The Indian state of Gujarat launched the world’s first market for particulate pollution—the deadliest form of air pollution—in the city of Surat. The now award-winning market has reduced pollution by about 20 percent and is now expanding to other cities within Gujarat and beyond. It is a model of success as the state prepares to launch the first carbon market among emerging economies outside of China. The market has the potential to be twice the size of the Regional Greenhouse Gas Initiative, a carbon market run by a collection of states in the U.S. northeast and mid-Atlantic, and about 60 percent the size of the California cap-and-trade market.

“Countries around the world are trying to find the right balance between the need for inexpensive and reliable energy and environmental quality. Gujarat is a leader in using evidence to find ways to make the trade-off less sharp. Their award-winning approach of developing new ideas, testing them in the most rigorous ways, and then using the results to shape policy is a global model. They are now turning to CO2 and the results seem destined to benefit Gujarat, as well as other Indian states and other countries.”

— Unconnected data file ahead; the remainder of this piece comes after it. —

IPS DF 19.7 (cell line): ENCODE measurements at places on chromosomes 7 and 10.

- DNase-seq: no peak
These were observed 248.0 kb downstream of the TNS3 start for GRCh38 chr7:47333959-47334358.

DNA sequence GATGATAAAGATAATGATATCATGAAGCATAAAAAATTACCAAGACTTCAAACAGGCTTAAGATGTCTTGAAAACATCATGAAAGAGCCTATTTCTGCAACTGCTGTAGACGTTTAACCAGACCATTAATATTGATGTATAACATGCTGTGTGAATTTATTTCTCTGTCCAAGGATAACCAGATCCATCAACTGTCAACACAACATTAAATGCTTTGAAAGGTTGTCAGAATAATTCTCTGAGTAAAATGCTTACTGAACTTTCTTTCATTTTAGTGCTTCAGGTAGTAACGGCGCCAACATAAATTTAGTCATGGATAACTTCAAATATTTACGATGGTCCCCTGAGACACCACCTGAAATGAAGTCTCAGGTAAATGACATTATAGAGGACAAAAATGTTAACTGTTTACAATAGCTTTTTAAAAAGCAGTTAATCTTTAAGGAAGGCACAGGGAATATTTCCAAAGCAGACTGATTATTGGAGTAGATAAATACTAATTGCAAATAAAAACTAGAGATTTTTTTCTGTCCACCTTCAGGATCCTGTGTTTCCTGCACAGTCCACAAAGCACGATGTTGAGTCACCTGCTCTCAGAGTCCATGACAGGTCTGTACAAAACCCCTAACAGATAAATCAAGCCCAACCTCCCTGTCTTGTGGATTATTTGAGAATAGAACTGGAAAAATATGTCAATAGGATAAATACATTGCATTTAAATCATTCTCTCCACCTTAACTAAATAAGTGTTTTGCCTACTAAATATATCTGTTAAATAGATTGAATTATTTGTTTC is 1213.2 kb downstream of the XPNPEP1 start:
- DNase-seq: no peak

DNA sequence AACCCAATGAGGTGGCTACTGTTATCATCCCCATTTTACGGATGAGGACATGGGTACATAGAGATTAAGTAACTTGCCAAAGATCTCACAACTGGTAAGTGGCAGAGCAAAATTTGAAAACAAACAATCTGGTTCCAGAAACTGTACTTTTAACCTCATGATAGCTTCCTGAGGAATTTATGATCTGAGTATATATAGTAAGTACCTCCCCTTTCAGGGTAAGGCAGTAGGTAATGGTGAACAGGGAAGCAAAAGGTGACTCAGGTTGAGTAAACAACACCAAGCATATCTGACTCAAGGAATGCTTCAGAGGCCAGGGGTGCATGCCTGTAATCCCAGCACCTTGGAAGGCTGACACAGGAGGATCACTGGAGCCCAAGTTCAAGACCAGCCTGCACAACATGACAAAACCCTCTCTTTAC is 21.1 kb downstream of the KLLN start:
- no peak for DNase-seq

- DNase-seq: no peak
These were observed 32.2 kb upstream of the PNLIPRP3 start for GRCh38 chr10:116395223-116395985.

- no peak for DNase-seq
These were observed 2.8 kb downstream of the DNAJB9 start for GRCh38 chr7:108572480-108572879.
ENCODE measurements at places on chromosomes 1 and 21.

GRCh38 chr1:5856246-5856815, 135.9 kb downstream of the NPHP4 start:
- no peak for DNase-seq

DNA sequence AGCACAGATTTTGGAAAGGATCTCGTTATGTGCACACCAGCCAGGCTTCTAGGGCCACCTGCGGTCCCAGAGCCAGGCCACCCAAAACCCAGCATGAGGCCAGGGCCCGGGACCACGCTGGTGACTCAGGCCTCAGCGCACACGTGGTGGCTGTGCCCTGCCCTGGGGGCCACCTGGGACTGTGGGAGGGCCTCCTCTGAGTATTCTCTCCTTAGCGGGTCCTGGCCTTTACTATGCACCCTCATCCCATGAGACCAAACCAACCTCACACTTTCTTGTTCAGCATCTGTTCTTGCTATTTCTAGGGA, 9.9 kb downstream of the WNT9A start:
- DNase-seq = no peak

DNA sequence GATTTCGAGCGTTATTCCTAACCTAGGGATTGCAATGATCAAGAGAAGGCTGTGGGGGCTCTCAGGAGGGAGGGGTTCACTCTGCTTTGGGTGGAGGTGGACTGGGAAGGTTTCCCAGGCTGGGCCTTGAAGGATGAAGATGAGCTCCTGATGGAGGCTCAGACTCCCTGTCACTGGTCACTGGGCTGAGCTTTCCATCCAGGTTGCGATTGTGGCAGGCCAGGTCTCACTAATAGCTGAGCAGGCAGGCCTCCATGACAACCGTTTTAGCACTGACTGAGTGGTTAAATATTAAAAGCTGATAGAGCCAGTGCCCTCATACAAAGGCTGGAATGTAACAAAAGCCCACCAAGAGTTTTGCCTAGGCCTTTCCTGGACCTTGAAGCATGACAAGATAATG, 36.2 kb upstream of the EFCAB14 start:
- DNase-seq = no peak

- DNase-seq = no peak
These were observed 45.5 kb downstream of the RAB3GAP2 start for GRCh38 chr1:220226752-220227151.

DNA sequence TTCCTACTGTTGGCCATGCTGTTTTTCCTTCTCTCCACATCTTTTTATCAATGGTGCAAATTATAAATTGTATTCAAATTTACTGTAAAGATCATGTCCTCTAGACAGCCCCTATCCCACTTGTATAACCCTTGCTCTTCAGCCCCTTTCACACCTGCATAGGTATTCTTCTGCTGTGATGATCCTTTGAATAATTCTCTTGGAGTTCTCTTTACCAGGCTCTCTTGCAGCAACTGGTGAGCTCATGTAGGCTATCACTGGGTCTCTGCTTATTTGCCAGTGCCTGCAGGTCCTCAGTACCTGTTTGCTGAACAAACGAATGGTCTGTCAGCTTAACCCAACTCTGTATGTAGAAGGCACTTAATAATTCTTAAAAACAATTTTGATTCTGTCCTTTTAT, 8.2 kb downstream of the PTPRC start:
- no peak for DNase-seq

– Michael Greenstone, the Milton Friedman Distinguished Service Professor in Economics



Emerging economies like India face a dual challenge: Maintain strong economic growth while limiting the pollution and carbon emissions generated by industrialization. As one of the most polluted countries in the world, India declared a “war against pollution” in 2019 and launched a National Clean Air Program to bring down levels of deadly particulate pollution by 20-30 percent by 2024. If successful, this progress in reducing air pollution would extend the life expectancy of the average Indian by about 1.3 years.

At the same time, India is the third-largest carbon emitter in the world. If the world is to hold future warming to 1.5 degrees Celsius, India and countries like it must identify a cleaner model of growth that dramatically reduces emissions. Among its climate pledges, India has committed to reduce total projected carbon emissions by 1 billion tons and reduce the carbon intensity of the economy to less than 45 percent by 2030. To meet this national target, the central government has given states their own targets.

India needs strong policies that reduce pollution and carbon emissions at an affordable cost for industry. Historically, however, the country’s environmental regulations have produced just the opposite. Blunt, inflexible regulations have proven costly for industry and difficult for the government to implement and enforce, resulting in poor compliance and dangerously polluted air. Markets based on an emissions trading approach provide an alternative that could meet the challenges of continued economic growth, improved air quality, and reduced carbon emissions.